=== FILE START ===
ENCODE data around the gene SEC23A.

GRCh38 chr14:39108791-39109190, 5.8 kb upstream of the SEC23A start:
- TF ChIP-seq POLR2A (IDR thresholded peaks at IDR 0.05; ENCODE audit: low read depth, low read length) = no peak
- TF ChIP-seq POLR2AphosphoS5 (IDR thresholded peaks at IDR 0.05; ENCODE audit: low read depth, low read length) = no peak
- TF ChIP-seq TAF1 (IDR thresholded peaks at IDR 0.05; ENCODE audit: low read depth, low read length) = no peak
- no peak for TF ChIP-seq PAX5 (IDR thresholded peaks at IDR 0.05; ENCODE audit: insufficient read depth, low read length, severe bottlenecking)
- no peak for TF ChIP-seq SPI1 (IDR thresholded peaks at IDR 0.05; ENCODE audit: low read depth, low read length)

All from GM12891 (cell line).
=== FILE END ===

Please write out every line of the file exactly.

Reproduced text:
ENCODE data around the gene SEC23A.

GRCh38 chr14:39108791-39109190, 5.8 kb upstream of the SEC23A start:
- TF ChIP-seq POLR2A (IDR thresholded peaks at IDR 0.05; ENCODE audit: low read depth, low read length) = no peak
- TF ChIP-seq POLR2AphosphoS5 (IDR thresholded peaks at IDR 0.05; ENCODE audit: low read depth, low read length) = no peak
- TF ChIP-seq TAF1 (IDR thresholded peaks at IDR 0.05; ENCODE audit: low read depth, low read length) = no peak
- no peak for TF ChIP-seq PAX5 (IDR thresholded peaks at IDR 0.05; ENCODE audit: insufficient read depth, low read length, severe bottlenecking)
- no peak for TF ChIP-seq SPI1 (IDR thresholded peaks at IDR 0.05; ENCODE audit: low read depth, low read length)

All from GM12891 (cell line).